8 Re: Formation Analysis: Number of RBs Part I

Between the relatively low frequency and the very high per play rating, I think a big reason Tampa Bay scored so highly was from success running the draw on third-and-long. They ran a trap-draw to Cadillac Williams probably once a game after Blount took over as a starter and it seemed like it converted every single time.

5 Re: Formation Analysis: Number of RBs Part I

If I counted correctly, 11 teams are worse at running what they run most from.
The NFL for example says they are better at running form the 1-back formation, but they run it less than 2+back formation.
I counted 18 teams that are right, 11 that are wrong and 3 teams run something even.
Am I reading it correctly that these teams are not running into their strength?

9 Re: Formation Analysis: Number of RBs Part I

I don't think this data tells us all that. It says more about a team's personnel and scheme than anything else. Adding a second RB can protect the ball-carrier from big hits; the FB can be used to cut off backside pursuit, or act as a decoy/dive option. The Packers used their fullbacks last year to allow for more sustained double-team blocks on defensive linemen, rather than having guys get off combo blocks to handle LB's. Traditional angle-blocking teams are gonna use a fullback a lot more, even if they incorporate zone blocking plays. In contrast a team like IND runs nothing but inside/outside zone; while you can run these plays with a lead blocker it's usually more advantageous to use 11 or 12 personnel to take another defender out of the box.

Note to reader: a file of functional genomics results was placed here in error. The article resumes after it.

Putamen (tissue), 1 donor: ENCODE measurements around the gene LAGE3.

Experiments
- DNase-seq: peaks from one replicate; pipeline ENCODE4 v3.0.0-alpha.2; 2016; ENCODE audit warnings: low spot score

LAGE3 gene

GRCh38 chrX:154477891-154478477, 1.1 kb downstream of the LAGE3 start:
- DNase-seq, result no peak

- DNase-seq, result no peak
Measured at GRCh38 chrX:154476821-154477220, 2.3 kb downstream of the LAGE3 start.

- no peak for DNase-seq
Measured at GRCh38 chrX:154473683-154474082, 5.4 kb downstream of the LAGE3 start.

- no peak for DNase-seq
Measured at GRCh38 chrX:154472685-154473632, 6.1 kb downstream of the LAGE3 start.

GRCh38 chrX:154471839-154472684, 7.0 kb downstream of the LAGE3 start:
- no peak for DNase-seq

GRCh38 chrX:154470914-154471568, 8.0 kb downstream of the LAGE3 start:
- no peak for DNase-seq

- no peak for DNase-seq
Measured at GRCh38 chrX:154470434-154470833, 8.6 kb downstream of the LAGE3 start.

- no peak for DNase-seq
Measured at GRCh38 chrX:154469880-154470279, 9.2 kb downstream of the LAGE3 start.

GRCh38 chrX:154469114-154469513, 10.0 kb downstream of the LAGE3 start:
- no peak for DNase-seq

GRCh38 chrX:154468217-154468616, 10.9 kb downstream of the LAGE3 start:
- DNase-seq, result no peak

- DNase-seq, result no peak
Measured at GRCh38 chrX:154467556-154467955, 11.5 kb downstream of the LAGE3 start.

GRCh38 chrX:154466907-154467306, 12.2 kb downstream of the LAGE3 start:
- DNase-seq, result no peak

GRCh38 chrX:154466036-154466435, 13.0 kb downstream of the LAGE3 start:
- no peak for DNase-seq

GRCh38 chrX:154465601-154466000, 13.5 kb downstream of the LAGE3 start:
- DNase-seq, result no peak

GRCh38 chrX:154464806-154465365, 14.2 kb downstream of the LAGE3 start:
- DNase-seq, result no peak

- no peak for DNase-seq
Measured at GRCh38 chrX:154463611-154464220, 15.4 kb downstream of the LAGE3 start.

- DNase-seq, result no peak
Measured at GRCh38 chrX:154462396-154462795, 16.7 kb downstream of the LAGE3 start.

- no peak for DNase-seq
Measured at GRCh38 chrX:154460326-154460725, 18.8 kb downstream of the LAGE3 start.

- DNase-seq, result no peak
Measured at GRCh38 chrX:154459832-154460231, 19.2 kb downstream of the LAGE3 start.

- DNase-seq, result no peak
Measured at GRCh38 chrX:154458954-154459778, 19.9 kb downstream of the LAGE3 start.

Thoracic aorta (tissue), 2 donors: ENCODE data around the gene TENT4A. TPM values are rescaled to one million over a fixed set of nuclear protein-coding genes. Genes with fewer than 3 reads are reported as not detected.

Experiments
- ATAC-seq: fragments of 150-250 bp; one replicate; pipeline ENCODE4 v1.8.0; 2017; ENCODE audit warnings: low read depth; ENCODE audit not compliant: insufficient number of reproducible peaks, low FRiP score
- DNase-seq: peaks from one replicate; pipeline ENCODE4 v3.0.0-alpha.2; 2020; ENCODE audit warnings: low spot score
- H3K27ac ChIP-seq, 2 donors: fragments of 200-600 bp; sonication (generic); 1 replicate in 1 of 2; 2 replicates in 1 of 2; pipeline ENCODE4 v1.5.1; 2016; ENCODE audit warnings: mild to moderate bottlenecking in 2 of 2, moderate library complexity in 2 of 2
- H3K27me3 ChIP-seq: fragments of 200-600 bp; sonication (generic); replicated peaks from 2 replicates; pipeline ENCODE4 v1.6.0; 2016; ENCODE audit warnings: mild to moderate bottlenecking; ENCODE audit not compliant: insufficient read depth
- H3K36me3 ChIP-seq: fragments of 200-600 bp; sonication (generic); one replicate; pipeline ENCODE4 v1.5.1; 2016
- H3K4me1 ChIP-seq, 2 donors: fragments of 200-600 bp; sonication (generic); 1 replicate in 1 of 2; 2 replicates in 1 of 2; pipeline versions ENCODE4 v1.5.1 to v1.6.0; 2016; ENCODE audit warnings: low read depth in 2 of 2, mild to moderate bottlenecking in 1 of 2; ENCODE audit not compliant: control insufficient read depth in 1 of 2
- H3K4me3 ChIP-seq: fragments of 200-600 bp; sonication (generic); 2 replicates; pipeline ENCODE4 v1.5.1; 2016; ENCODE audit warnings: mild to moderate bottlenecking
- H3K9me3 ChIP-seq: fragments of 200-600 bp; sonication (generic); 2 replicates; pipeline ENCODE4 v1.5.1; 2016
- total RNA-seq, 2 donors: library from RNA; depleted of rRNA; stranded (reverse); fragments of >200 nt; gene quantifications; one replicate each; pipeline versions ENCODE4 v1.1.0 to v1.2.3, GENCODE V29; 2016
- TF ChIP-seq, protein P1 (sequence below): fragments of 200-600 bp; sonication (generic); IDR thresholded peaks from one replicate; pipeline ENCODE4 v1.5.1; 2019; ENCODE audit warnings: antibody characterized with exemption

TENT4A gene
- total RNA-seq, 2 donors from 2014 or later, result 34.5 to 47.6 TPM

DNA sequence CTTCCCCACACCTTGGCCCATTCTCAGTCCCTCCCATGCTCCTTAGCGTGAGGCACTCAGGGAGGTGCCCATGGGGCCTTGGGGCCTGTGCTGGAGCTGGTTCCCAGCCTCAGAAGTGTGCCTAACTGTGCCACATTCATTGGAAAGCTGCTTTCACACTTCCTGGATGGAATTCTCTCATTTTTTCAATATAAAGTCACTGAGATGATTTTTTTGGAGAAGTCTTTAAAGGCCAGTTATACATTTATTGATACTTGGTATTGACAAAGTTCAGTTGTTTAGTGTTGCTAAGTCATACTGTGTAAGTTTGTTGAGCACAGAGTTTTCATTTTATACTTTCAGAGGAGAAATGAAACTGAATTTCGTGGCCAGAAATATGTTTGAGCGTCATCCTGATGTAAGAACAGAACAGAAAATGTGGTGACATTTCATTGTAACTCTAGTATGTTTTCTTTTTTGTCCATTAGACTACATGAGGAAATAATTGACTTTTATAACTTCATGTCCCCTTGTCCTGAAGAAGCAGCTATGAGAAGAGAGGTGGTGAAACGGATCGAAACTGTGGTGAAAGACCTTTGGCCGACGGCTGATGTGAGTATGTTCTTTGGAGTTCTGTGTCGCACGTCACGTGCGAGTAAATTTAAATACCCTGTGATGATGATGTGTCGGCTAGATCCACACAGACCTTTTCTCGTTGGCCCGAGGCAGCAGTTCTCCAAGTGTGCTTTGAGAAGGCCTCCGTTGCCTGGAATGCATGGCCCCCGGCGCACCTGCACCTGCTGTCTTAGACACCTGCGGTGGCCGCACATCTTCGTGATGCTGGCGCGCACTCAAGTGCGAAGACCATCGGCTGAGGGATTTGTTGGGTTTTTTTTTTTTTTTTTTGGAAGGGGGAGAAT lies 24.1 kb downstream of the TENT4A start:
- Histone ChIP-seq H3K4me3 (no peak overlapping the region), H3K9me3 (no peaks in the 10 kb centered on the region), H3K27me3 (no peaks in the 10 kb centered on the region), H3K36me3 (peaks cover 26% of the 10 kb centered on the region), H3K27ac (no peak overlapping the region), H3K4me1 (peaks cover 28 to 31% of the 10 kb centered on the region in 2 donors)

The increase in efficiency with 1RB might be accounted for with something like this: 1st&10 with 21 personnel, run for 2yds (negative DVOA). 2nd&8 with 11 personnel, run for 7yds (positive DVOA). If the defense responds to 11 personnel the way they "should" (obviously contingent upon ability of the specific QB/RB), it really opens up the run game.

11 Re: Formation Analysis: Number of RBs Part I

Ok agreed, some teams like the Colts are a perfect fit, because their 11 and 12 personnels are practically the same, they can shift clarke out and their 12 is an 11.
But from what I read is that you twist a negative DVOA on a play into a good thing cause when the defense thinks pass after that, you open up the run game with your 11 personnel.

I find it a good one, but a doubtful one to make it work consistently.

13 Re: Formation Analysis: Number of RBs Part I